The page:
I have very mixed feelings about No Shave November. When I was in high school, it was a way for the guys with more active follicles to lord it over all of the beta males in a show of animalistic dominance. As I’ve grown older, I’ve also heard of some organizations that try to use No Shave November as a form of awareness for cancer, symbolically embracing the fact that we, as men, have hair, while those less fortunate, who suffer from cancer, may not.
I’d like to take this opportunity to plug a couple of those charity organizations for those who are considering taking part in No Shave November. The No-Shave organization allows anybody to sign up on their website and also donate to others who may be participating themselves, donating the funds to cancer research. Movember is another such organization that focuses on mustaches specifically, encouraging men to grow out their mustaches to raise awareness for men’s health issues, such as prostate and testicular cancer. Organizations such as these are, in my opinion, worth checking out if you’re considering participating in No Shave November, or are just too lazy to shave and have no particular inclination toward the month of the year.
Having said all of that, No Shave November is not without its problems. Despite the fact that there are organizations that do encourage No Shave November as a form of charity, I fear that the movement has taken a bit of a turn toward the direction of the ALS Ice Bucket Challenge. Now, as most people will probably remember, in 2014 the Ice Bucket Challenge went viral as a way to raise awareness for ALS, a debilitating disease that currently has no cure. And the challenge did succeed at raising awareness for ALS. That can’t be denied. But I’m sure that almost everybody also knows a number of people that participated just because they wanted to be a part of something. That kind of person does not donate to the cause, they just want to post their video of dumping ice on themselves, or, in this case, a photo of their likely patchy beard. In addition, the ALS Association attempted to trademark the term “Ice Bucket Challenge,” and, to me, that feels a bit too capitalist for something that is supposed to be charitable. In essence, I feel that while stunts like the Ice Bucket Challenge and No Shave November can be used for charitable purposes, there will also be a large contingent of people that ignore those parts and focus on their own personal gratification.
I now feel the need to rant a bit about my personal problems with No Shave November. I mentioned earlier my high school experience with the joke about animal mating rituals and facial hair, but I would like to elaborate a bit. To me, this entire enterprise has always seemed a bit chauvinistic. The charities have co-opted the idea of growing hair and facial hair as a means of appreciating the fact that we can and raising awareness for those that cannot. I understand this point of view, but I do have one question. Why is the focus on facial hair? Why is it not “No Haircut November” or something to that effect? Obviously we should let someone else do the naming, but I feel that for any actually good purposes that the event fulfills, it would serve the same role if we focused on our heads, rather than our faces.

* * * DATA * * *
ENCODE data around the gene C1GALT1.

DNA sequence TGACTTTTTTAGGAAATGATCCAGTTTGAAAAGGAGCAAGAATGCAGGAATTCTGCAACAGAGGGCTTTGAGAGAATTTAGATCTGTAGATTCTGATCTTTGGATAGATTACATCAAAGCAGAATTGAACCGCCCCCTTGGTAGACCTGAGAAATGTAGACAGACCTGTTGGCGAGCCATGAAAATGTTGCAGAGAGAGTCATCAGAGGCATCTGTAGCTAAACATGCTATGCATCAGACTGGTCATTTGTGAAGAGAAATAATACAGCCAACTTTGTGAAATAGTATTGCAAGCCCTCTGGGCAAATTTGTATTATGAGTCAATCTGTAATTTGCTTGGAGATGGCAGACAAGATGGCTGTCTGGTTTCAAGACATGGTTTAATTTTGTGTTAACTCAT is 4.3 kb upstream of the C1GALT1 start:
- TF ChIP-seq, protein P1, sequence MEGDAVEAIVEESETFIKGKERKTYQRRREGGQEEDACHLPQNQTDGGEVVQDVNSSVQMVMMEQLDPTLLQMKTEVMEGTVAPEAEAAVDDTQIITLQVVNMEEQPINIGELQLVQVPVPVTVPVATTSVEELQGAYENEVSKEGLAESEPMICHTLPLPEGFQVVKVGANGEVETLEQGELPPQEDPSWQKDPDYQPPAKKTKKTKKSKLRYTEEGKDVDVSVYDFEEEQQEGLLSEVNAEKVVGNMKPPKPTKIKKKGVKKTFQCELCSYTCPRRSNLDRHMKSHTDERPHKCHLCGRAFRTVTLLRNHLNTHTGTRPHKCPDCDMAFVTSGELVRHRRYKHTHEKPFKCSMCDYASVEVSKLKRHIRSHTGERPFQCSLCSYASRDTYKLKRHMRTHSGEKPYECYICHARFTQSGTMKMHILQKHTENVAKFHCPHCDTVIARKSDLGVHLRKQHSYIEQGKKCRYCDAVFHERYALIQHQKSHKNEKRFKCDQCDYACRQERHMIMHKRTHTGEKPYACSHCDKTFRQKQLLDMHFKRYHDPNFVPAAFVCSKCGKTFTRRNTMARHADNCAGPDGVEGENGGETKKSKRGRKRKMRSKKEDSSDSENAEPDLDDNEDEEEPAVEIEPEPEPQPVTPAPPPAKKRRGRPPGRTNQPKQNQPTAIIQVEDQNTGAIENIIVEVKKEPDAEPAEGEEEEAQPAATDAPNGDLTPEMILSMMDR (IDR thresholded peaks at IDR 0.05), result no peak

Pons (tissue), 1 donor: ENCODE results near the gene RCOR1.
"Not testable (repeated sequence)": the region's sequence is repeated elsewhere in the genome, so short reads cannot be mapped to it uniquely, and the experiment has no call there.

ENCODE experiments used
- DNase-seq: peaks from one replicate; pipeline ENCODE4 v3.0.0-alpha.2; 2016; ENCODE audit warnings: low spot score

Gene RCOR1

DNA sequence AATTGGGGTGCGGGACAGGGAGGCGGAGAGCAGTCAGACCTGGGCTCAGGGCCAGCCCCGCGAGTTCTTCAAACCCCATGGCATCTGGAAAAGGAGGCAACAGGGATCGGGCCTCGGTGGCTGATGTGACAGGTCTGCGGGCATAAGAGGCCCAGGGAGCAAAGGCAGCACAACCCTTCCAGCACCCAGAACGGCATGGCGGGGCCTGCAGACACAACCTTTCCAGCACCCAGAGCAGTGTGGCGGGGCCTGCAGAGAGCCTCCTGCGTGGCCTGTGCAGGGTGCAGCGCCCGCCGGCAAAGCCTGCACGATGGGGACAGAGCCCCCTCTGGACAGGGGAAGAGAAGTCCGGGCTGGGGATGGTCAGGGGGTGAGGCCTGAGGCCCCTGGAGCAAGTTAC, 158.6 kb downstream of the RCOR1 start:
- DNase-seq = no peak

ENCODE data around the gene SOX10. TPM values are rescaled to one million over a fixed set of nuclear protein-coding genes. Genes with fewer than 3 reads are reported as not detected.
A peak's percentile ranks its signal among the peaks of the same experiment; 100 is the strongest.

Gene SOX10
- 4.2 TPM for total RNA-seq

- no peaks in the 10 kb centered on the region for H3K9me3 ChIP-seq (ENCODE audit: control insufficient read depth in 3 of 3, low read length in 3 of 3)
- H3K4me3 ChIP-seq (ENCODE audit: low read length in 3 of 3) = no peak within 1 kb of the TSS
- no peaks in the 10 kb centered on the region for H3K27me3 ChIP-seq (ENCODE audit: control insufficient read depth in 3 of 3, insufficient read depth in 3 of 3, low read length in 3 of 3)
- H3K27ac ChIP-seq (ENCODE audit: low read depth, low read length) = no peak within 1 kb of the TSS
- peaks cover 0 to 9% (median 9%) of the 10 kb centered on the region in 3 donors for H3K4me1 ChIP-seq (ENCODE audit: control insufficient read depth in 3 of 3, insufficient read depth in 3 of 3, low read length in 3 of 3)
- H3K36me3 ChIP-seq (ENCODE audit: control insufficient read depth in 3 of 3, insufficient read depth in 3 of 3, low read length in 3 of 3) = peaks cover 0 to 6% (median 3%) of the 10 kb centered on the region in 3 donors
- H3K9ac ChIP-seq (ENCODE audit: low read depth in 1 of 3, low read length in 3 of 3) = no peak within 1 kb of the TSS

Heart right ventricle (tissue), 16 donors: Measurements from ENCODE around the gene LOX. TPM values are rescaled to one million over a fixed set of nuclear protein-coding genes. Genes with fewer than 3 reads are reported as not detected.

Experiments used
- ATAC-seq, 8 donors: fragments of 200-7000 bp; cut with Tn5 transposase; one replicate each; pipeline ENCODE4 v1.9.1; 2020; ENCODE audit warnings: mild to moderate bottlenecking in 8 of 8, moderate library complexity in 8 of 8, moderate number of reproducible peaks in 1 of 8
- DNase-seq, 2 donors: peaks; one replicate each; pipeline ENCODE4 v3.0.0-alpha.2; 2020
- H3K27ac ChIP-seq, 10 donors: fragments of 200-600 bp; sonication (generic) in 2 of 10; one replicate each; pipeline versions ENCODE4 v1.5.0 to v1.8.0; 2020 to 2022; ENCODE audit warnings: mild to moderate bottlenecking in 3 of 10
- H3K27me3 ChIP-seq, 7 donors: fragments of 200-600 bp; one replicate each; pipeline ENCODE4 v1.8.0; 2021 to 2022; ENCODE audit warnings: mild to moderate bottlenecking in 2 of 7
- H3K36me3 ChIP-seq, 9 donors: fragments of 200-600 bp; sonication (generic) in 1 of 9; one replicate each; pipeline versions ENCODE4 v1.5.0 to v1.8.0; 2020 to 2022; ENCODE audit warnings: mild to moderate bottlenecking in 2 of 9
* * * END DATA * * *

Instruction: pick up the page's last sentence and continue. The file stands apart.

As it stands right now, the entire event feels kind of masturbatory. Men around the country are patting themselves on the back for doing less than they would normally do, for submitting to the will of an effortless bodily function, and they’re calling this a movement. Congratulations, you made no effort this month! When does the medal come in the mail? And this completely disregards all of the men that choose to have beards regardless of the month, turning their look into a novelty fashion statement for a month of the year. Moreover, I guarantee that if women were to undertake the same kind of challenge for a month, the reaction would not be nearly as positive. Imagine if there were “No Makeup March,” where women around the country decided to stop wearing makeup for a month. It’s the exact same concept, in which women stop putting an effort into an aspect of their appearance. Why doesn’t this exist? The short answer is ingrained misogyny. The full answer would need another article entirely.
To sum it all up, my major problems with No Shave November stem from the vanity and misogyny born of it. Of course, I do support those noble souls who pledge their support and donate to charitable causes in the name of No Shave November. I do not support those who want an excuse to be lazy, or to reassure themselves that they are “real men” by letting their body function. If it was not already clear, I myself will not be participating in No Shave November. I personally like to celebrate “Shave Several Times A Week Because Otherwise I Look Like I Live In My Parents’ Basement November.” I encourage all who wish to join me in my crusade.